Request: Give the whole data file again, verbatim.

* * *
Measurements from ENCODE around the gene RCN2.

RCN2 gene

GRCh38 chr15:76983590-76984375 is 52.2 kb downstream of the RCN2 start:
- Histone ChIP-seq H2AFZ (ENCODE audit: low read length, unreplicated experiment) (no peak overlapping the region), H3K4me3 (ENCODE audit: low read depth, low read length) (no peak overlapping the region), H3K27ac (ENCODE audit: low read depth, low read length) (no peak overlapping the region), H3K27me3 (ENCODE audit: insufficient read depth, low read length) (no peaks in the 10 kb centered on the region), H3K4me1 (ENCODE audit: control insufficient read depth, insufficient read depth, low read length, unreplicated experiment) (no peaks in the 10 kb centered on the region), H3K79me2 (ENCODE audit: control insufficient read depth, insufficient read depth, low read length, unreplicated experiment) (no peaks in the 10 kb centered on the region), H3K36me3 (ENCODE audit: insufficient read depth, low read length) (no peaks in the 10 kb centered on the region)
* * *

Measurements from ENCODE around the gene RCN2.

RCN2 gene

GRCh38 chr15:76983590-76984375 is 52.2 kb downstream of the RCN2 start:
- Histone ChIP-seq H2AFZ (ENCODE audit: low read length, unreplicated experiment) (no peak overlapping the region), H3K4me3 (ENCODE audit: low read depth, low read length) (no peak overlapping the region), H3K27ac (ENCODE audit: low read depth, low read length) (no peak overlapping the region), H3K27me3 (ENCODE audit: insufficient read depth, low read length) (no peaks in the 10 kb centered on the region), H3K4me1 (ENCODE audit: control insufficient read depth, insufficient read depth, low read length, unreplicated experiment) (no peaks in the 10 kb centered on the region), H3K79me2 (ENCODE audit: control insufficient read depth, insufficient read depth, low read length, unreplicated experiment) (no peaks in the 10 kb centered on the region), H3K36me3 (ENCODE audit: insufficient read depth, low read length) (no peaks in the 10 kb centered on the region)